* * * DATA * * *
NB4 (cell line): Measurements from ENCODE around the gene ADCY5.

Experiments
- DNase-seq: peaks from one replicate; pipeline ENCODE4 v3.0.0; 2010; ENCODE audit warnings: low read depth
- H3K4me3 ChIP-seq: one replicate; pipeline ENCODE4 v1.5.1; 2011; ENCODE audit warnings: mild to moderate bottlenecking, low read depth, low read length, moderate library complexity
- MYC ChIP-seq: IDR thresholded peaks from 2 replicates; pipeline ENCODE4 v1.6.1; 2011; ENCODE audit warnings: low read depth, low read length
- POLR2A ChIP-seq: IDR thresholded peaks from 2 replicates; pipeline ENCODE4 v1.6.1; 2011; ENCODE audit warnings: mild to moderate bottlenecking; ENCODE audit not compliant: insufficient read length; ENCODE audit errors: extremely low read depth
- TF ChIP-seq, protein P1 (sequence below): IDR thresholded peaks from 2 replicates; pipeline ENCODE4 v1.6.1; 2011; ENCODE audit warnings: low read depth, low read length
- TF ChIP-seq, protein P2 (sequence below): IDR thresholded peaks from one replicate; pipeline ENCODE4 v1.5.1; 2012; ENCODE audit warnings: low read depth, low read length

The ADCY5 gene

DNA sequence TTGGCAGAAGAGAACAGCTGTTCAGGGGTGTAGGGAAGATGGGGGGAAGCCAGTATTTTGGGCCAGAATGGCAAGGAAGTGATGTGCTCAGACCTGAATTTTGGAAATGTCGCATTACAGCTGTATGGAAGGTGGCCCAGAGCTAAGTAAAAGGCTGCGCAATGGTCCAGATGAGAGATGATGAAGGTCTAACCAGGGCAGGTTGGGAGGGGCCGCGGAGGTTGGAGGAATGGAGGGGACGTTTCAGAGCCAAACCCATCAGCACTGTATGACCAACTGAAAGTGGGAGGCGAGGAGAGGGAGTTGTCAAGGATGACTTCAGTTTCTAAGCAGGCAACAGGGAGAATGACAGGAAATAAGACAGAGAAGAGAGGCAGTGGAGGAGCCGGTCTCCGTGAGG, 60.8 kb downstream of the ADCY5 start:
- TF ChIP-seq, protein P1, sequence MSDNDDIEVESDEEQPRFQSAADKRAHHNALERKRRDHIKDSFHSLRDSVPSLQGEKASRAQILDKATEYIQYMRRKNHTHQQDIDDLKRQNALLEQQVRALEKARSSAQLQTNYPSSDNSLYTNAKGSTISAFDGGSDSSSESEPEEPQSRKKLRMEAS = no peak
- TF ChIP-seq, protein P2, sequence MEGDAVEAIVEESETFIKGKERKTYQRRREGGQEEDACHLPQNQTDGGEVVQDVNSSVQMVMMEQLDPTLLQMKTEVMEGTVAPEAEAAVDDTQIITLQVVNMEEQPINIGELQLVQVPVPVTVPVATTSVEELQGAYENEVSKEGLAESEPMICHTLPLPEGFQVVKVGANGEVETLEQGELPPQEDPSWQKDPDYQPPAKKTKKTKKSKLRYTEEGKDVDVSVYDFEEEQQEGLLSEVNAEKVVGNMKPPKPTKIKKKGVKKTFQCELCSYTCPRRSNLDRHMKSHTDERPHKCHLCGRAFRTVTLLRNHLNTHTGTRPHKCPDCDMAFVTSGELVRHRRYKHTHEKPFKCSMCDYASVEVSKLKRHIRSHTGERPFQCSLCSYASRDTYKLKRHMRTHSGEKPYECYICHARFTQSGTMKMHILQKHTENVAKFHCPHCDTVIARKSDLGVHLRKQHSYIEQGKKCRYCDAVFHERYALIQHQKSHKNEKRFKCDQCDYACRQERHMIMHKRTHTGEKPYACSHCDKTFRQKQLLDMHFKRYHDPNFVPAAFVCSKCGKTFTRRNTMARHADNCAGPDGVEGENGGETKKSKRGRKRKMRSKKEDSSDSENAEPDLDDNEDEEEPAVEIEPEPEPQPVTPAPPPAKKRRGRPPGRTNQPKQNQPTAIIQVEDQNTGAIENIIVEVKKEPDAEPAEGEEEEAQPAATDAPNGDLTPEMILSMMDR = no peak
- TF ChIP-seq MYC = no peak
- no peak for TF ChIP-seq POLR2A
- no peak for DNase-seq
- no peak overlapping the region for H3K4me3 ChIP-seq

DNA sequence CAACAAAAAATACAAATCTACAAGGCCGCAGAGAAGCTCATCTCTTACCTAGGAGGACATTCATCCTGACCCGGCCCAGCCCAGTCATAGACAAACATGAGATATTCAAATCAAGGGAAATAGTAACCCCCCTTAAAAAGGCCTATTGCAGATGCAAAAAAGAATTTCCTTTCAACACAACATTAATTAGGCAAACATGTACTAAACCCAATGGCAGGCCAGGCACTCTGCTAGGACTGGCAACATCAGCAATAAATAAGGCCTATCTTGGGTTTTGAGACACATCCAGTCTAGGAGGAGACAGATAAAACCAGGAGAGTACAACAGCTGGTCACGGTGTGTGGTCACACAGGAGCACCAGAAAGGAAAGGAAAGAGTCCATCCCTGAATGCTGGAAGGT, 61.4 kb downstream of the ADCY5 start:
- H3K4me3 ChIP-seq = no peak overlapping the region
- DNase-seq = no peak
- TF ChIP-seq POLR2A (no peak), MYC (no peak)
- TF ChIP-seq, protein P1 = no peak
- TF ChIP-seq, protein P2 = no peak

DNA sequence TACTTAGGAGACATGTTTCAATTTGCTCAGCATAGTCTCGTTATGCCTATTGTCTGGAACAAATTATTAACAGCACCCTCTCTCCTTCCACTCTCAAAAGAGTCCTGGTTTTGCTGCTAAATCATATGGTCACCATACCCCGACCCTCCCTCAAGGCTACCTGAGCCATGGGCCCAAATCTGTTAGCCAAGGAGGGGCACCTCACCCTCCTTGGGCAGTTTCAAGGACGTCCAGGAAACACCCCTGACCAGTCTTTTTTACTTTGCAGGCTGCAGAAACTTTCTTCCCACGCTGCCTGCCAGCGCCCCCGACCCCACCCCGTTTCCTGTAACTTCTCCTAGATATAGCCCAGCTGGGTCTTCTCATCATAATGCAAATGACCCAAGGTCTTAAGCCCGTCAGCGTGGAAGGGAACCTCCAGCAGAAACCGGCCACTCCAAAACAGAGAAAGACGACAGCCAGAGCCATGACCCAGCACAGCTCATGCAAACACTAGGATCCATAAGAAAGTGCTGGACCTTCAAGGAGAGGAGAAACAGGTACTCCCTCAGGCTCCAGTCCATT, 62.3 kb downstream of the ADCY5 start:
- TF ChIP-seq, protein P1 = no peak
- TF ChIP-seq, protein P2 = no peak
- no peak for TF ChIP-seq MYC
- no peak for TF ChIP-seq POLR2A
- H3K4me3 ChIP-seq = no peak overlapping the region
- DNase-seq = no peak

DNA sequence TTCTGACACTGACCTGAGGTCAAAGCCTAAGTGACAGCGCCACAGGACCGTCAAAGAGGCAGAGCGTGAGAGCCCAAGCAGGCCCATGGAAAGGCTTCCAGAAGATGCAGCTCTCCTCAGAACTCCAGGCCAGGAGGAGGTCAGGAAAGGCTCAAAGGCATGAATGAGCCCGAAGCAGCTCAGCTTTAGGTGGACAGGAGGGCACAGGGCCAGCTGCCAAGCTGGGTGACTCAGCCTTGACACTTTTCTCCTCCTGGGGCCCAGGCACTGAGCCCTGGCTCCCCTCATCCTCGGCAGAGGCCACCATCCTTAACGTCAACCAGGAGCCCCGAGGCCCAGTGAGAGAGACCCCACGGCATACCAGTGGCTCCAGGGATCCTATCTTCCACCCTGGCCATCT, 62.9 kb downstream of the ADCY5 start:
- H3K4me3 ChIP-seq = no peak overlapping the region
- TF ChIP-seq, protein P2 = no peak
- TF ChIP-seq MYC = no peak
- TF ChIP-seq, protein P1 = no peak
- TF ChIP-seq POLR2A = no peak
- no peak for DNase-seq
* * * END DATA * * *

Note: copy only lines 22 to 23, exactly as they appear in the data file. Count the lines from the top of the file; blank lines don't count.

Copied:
- TF ChIP-seq, protein P2 = no peak

DNA sequence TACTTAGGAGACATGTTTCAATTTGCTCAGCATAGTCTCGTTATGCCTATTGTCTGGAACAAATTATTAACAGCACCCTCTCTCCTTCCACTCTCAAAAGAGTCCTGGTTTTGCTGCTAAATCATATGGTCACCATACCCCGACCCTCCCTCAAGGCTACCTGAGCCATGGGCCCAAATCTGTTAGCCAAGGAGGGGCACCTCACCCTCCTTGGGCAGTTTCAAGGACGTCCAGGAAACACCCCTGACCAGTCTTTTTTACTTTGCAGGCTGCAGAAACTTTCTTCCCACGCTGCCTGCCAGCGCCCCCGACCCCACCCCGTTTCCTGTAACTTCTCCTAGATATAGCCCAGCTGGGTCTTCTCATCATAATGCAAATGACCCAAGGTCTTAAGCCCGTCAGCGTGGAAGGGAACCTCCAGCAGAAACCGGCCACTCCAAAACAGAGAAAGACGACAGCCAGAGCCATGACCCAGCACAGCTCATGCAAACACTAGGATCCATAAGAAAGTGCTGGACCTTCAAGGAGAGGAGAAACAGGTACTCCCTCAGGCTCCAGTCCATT, 62.3 kb downstream of the ADCY5 start: